The scribal role was intended to be beneficial. It was ordained as part of the effort approved by Artaxerxes, in the seventh year of his reign, to support the re-settlement of exiles in Jerusalem after the Babylonian captivity. Ezra the scribe, the descendant of a priestly family, was living in Babylon when the king sent him to Jerusalem to teach the laws of God to any who did not know them. In time, after involvement in review and hand-written publication of the Law and Prophets according to very exacting standards, the more gifted learners became capable of expounding on the Torah.
They also established schools for instructing the populace, especially as part of the process of re-educating the nation in the behaviour required of their covenant with God.  500-odd years later, the scribes of Jesus’ day were more interested in distinguishing themselves as part of a divinely chosen elite, hence their identification with former rulers of Israel (even those who defected from God), rather than the outcast prophetic movements. They had built a code of judicial decisions and underpinning philosophical explanations. Many of these decisions, such as Corban, were clearly slanted to favour the richer citizens who could afford a legal means of evading parental welfare and other liabilities.

Here was a class of people who, by their education and effort in studying the scriptures, could point the way for ordinary Jewish people to attain a beneficial, meaningful and practical relationship with God and each other. However, instead of making the underlying message accessible, they made themselves into the new non-hereditary elite. In one way or another, they simply reinforced the idea that God only wanted those who were prepared to follow their every prescription and prejudice without question. They became self-serving. They believed in their time-served sense of greater ENTITLEMENT to decide that what was best for themselves was best for everyone else. This goes on today.  They still took issue with John the Baptist, calling him demented because he never drank, fasted most of the time and lived as a hermit, yet they criticized Christ for drinking and eating too much and being a bit too convivial towards lapsed members of the Jewish nation. Surprise, surprise: no-one, apart from them, had got the balance between restraint and liberty exactly right. Of course, they were politically astute enough to refrain from a complete castigation of either the prophet or His Messiah.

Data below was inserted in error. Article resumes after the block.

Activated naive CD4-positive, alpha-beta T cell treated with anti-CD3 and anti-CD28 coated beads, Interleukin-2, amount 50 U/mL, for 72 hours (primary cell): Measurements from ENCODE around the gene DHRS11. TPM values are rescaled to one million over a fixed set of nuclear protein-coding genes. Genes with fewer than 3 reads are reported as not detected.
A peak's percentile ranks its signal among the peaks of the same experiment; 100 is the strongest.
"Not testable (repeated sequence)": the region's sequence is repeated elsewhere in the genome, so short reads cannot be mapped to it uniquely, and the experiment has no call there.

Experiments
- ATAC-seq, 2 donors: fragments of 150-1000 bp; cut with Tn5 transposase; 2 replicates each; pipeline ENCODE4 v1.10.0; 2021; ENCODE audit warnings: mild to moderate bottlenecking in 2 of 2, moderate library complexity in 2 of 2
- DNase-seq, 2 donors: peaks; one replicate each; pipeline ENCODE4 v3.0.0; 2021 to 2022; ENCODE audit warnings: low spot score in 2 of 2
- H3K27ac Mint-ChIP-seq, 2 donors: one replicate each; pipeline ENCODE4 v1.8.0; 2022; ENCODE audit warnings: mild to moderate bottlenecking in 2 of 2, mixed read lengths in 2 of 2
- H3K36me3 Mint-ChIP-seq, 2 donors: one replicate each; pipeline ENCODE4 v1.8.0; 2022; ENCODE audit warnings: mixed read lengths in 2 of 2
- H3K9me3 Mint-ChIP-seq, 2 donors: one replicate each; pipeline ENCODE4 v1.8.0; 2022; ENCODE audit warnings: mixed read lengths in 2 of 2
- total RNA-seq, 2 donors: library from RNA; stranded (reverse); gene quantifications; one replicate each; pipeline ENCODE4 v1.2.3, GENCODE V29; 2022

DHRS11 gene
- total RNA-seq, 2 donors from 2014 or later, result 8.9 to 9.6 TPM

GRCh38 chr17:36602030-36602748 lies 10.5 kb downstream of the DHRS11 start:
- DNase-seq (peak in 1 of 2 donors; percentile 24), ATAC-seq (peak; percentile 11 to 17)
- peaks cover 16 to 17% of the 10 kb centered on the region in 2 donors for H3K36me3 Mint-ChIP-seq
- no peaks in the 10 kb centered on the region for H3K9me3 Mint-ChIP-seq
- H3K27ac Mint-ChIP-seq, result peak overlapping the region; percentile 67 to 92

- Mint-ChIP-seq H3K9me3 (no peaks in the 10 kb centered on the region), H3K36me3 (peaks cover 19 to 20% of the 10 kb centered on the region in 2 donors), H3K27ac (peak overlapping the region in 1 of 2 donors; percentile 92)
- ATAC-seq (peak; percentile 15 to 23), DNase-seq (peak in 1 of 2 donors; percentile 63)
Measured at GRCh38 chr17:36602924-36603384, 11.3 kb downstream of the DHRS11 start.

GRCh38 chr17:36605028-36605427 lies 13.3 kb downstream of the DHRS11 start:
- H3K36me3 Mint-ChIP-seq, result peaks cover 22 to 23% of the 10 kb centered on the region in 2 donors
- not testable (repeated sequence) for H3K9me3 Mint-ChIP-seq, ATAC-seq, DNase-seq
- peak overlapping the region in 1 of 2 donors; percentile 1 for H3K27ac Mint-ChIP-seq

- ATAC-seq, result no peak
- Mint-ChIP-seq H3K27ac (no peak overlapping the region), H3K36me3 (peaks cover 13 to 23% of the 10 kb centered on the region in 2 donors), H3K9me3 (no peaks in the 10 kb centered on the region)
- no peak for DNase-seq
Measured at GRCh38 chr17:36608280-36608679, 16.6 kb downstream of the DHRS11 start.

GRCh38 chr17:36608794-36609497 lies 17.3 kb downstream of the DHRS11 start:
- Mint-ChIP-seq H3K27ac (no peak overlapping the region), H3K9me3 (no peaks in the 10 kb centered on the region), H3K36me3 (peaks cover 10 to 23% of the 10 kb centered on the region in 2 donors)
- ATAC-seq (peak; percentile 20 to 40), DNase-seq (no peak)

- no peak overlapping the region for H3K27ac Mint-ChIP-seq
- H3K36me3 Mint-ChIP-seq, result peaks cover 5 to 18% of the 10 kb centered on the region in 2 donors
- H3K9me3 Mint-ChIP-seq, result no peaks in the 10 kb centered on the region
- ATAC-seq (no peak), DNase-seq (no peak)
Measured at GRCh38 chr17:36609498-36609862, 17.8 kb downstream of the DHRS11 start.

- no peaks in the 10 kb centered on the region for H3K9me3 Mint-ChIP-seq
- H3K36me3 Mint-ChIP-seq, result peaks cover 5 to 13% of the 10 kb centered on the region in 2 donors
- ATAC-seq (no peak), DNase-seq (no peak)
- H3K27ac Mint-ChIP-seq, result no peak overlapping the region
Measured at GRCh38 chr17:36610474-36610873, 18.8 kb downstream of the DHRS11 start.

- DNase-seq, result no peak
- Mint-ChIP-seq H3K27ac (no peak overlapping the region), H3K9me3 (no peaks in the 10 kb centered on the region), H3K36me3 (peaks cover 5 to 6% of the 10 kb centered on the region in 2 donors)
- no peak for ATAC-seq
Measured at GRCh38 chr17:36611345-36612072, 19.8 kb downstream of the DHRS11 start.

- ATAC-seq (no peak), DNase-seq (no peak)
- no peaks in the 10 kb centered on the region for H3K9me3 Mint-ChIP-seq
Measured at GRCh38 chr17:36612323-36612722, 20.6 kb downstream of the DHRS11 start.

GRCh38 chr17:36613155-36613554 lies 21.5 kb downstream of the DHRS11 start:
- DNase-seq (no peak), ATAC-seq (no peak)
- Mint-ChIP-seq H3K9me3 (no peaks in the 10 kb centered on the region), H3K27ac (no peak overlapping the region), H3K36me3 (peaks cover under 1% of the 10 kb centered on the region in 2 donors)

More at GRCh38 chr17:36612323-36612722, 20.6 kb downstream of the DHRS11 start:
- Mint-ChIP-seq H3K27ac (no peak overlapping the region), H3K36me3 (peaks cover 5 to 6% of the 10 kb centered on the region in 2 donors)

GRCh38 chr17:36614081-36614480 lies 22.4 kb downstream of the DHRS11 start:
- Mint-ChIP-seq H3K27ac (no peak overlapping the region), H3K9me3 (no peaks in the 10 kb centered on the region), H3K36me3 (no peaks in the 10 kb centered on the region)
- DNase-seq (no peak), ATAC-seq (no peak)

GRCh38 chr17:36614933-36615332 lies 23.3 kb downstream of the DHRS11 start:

That would incite a revolt among the masses who revered John as a martyr and Christ’s miracles as proof of His heavenly calling. No, they preferred to drip feed dismissive contempt, hostility and ostracism in small doses, using any chance they could to undermine their ministries. We see their efforts backfiring over and over again throughout the gospels. They were simply dismissive of anyone who stole the limelight and thwarted their own starring role in God’s redemptive work. This also goes on today.  ‘But the Pharisees said, “It is by the prince of demons that he drives out demons.” (Matt. 9:34) - while never casting such aspersions upon the exorcisms conducted by their own followers. They also wanted Him to prove his authority to challenge their teachings by causing a conclusive portent to appear in the heavens (which He claimed as His rightful abode). ‘Give us a sign’, they exclaimed.  They insisted to a Christ-sympathiser of their number, Nicodemus ‘Look into it, and you will find that a prophet does not come out of Galilee." (John 7:52) and taunted Christ by saying ‘"Aren't we right in saying that you are a Samaritan and demon-possessed?" (John 8:48)  All this means that the love of their prominent career trajectory, competitive jealousy and character assassination will always precede, but won’t preclude physical hostility.